Second, when each seat is supposed to be elected separately, the role of the NIEC will be  unclear. In the proportional representation (closed list) model, there would be one election day where citizens will go to the polling stations and vote for parties. The proposed FPTP model does not clarify the NIEC’s role and whether state-level electoral committees will be required. The proposed model implies that the election of a few MPs may happen in different geographic locations at once, and there is no clarity on how many electoral bodies will manage the parliamentary elections.

Third, the FPTP system proposes geographic locations for each parliamentary seat. Given the political and security contexts, the details on how MPs representing Somaliland as well as other MPs representing al-Shabaab controlled districts will be elected is still unknown. If special arrangements are made for such seats, it would mean that members of the parliament will be (s)elected through different electoral processes.

Fourth, the First Past The Post model does not clarify how women will be represented in the parliament. Currently, 24% of the two chambers of parliament are women who came through female-reserved clan seats during the 2016 indirect elections. Will the same approach be applied? What happens if some clans refuse to be represented by women for a second term? These are not yet clear in the election model approved by House of the People of Somali Federal Parliament.

Finally, the proposed electoral model does not illustrate how internally displaced people will vote and get representation. Over 2.5 million citizens are internally displaced across the country. How these marginalized communities will get the opportunity to elect and get elected is not defined in the suggested FPTP model.

The Way Forward

Any election model to be adopted in the National Electoral Bill for Somalia should ensure a free and fair election, and all groups of the society must feel that they are fairly represented in the legislature. The electoral law is meant to guide the national elections for the years to come. It should advance a free and fair electoral process.

Additionally, any electoral model to be considered should not be an instrument that entrenches a clan divide and should induce and promote the sense of national unity and electing candidates on the basis of their integrity and programs regardless of their clan lineage. That is the essence of the democratic spirit. Surely, it will set the tone for the people to grasp democratic practices, (e.g. elections) gradually until they become accustomed to them.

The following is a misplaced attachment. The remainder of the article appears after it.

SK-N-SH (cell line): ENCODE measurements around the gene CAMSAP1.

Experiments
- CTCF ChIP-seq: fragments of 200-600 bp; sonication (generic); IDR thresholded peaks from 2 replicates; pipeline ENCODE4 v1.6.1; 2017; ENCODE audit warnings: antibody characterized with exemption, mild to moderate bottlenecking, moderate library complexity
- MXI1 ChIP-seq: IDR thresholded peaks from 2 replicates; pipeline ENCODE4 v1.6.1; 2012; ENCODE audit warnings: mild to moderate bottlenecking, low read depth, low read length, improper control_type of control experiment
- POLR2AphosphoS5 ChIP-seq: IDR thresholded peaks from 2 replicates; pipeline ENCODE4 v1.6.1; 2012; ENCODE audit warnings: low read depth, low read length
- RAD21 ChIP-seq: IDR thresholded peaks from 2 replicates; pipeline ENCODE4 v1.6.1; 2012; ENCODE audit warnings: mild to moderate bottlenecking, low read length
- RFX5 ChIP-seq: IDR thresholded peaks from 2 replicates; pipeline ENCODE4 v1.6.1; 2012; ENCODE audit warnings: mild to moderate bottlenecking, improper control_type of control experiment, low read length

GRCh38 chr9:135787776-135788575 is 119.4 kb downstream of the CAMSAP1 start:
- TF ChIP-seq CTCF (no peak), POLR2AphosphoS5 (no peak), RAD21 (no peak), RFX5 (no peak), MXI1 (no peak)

In the short term and the 2020/21 political dispensation, a political consensus among all stakeholders is crucial. Political consensus between the incumbent administration and all other stakeholders, without any underestimation to any party, should be worked out to overcome destabilisng stalemates in moving forward and getting any form of elections held, in the scheduled period.


This commentary is co-authored by Mahad Wasuge and Farhan Isak Yusuf


Election Series: Parliamentary and presidential elections are expected to happen in Somalia in late 2020 and early 2021. At Somali Public Agenda, we have begun a series of commentaries and briefs concerning these elections. Each commentary or brief analyses election-related themes. This commentary is the fourth paper of this series. SPA welcomes and very much appreciates comments, feedback and ideas relating to Somalia’s anticipated elections.

1 reply
  1. Abdallah Warsame
    Abdallah Warsame says:

    I agree with your assessment and the way you lucidly described the situation in this observational study.

    I arduously involved and participanted in efforts to formulate plans for this issue. In 2012, during the debacle debates, among Somali intellectuals, on ways to, fairly and reasonably, put in place an acceptable electoral system, I wrote a petition to the parliament and to the Somali government.
    Even though my petition was written in Somali, I can clearly remember that most of my ideas and suggestions were pretty much aligned with your exact findings.

    Thank you.

    Reply